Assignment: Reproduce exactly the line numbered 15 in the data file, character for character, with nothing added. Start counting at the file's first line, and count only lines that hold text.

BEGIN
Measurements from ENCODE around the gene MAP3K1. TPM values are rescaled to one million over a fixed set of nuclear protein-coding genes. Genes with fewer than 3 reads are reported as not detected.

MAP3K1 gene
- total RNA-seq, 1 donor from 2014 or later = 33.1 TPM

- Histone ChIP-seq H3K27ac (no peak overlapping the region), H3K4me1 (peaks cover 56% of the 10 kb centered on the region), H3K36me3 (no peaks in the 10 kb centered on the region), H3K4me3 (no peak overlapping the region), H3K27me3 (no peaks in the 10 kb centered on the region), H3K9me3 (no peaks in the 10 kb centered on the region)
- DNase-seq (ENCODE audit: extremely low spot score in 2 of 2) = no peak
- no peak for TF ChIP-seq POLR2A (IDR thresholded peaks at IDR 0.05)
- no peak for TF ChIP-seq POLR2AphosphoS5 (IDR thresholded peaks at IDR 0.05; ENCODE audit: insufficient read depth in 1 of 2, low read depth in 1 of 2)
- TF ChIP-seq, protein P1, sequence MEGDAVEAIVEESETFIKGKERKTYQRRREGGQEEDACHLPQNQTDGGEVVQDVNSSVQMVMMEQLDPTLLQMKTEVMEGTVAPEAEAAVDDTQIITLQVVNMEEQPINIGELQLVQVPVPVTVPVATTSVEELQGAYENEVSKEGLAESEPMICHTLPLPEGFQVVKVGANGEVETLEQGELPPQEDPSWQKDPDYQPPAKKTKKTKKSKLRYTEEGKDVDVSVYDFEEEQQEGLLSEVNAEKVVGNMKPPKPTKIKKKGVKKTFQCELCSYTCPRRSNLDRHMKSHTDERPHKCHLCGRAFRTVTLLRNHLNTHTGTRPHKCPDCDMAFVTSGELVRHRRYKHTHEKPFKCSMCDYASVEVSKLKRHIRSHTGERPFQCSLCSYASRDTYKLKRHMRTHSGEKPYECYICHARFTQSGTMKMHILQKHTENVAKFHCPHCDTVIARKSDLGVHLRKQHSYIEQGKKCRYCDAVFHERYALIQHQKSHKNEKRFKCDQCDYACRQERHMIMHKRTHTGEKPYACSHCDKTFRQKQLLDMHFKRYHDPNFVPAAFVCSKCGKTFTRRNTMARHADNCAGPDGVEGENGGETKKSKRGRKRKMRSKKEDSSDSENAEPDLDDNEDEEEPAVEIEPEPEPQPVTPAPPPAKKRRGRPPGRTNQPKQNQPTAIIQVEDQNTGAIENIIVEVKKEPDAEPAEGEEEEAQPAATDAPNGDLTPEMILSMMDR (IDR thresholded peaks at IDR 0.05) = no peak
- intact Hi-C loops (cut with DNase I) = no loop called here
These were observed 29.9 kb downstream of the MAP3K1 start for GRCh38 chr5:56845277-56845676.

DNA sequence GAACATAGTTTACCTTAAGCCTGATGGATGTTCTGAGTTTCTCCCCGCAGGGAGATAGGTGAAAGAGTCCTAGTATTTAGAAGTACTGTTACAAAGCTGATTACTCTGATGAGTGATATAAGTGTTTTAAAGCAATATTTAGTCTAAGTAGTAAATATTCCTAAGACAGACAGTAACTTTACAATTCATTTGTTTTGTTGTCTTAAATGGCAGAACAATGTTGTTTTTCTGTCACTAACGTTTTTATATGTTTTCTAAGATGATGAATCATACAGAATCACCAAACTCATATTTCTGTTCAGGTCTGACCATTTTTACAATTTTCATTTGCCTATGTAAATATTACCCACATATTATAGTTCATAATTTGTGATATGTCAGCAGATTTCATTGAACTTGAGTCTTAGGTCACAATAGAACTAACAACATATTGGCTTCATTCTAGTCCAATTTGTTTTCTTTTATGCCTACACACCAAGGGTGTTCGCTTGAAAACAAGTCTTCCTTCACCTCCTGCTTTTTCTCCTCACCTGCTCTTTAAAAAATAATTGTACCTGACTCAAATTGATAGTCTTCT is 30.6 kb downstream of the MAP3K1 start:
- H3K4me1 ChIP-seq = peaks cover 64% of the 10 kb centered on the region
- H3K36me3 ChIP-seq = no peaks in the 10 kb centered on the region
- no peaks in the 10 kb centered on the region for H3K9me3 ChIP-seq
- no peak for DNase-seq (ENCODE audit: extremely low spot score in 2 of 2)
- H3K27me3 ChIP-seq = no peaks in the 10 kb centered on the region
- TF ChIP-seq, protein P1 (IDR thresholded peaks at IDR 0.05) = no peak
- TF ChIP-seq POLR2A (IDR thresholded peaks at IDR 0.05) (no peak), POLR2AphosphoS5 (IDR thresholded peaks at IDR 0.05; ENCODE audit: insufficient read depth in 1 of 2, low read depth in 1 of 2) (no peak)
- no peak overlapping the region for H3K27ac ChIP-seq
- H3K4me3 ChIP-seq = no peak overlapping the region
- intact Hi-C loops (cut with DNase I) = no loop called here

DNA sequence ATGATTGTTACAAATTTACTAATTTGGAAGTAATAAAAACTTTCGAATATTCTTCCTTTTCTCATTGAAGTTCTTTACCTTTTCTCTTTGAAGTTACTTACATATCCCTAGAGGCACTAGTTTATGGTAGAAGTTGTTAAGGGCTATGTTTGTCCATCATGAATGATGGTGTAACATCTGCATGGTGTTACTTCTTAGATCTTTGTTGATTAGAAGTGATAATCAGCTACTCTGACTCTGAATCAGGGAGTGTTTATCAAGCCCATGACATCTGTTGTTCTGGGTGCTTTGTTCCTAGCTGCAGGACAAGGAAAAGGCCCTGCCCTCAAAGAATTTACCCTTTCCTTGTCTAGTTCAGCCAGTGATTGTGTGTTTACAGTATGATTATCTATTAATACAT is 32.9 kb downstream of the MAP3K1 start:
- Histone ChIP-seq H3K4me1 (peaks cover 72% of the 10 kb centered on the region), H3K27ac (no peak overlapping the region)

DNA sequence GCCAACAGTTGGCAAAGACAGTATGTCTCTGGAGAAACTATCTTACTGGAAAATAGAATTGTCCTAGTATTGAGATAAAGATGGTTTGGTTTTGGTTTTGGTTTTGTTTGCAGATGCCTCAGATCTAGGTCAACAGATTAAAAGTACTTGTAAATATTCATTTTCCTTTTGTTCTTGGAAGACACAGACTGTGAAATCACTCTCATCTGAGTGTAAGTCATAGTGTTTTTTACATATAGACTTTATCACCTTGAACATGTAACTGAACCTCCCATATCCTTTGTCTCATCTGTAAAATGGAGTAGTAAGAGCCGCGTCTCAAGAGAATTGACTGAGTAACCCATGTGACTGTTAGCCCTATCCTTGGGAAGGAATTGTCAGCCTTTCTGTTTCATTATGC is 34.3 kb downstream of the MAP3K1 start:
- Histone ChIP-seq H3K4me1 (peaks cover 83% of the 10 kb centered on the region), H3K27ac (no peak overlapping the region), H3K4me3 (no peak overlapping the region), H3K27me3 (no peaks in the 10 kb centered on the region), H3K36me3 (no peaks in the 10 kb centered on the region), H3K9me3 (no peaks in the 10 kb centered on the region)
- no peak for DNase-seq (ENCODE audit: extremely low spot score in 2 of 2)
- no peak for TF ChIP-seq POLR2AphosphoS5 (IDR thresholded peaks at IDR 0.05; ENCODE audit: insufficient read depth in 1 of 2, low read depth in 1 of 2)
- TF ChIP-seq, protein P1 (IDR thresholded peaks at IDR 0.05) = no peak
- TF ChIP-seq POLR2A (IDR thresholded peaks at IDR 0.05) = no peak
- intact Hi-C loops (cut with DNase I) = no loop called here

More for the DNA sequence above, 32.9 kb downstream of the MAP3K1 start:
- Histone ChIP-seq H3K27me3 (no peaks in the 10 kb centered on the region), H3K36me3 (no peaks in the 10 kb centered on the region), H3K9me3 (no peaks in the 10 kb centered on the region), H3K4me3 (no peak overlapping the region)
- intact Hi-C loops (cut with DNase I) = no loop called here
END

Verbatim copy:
- no peak for DNase-seq (ENCODE audit: extremely low spot score in 2 of 2)